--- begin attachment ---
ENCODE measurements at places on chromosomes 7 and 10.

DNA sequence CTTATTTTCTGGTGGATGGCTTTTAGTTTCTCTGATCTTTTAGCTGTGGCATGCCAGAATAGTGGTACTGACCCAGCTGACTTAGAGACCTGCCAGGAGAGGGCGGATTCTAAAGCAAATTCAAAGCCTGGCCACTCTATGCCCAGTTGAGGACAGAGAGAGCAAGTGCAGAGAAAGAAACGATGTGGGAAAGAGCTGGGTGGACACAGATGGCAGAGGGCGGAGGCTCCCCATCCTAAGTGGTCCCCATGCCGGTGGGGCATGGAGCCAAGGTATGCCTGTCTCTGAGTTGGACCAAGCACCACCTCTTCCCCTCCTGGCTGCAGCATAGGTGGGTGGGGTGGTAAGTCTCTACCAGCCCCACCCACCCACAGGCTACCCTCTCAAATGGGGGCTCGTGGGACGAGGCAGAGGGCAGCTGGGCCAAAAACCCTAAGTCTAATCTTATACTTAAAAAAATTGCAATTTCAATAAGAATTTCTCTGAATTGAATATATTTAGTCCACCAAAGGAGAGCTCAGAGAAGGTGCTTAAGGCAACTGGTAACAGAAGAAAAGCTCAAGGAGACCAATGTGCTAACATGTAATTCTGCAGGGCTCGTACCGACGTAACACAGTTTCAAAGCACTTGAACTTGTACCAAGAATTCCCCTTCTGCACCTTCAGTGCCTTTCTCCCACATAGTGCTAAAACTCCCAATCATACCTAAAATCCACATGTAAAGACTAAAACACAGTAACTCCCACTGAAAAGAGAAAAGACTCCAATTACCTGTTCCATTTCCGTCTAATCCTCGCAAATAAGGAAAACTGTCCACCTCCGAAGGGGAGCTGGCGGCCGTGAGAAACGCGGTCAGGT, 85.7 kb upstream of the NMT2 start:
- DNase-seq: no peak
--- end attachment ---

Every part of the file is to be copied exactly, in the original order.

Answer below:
ENCODE measurements at places on chromosomes 7 and 10.

DNA sequence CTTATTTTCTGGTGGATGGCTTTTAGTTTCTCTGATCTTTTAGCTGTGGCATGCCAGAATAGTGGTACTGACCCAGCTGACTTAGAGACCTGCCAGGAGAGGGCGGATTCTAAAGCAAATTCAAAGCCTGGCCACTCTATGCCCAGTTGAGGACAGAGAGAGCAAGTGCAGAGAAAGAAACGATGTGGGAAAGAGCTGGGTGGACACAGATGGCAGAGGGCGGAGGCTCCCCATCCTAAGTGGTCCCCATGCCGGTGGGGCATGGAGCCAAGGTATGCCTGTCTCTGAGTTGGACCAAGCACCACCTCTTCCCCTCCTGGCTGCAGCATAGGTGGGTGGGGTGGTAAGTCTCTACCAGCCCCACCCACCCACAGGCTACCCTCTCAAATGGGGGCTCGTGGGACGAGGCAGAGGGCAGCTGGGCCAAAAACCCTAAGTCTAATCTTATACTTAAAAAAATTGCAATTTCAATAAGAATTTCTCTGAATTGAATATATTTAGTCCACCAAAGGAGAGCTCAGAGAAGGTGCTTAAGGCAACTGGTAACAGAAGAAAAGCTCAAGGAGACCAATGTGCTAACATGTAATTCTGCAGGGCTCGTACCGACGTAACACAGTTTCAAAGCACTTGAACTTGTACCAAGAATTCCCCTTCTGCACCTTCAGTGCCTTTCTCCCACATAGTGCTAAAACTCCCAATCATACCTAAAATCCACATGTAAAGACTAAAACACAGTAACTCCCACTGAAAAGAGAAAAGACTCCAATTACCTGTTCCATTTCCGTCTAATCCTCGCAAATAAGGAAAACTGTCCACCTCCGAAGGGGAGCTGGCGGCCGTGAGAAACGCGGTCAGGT, 85.7 kb upstream of the NMT2 start:
- DNase-seq: no peak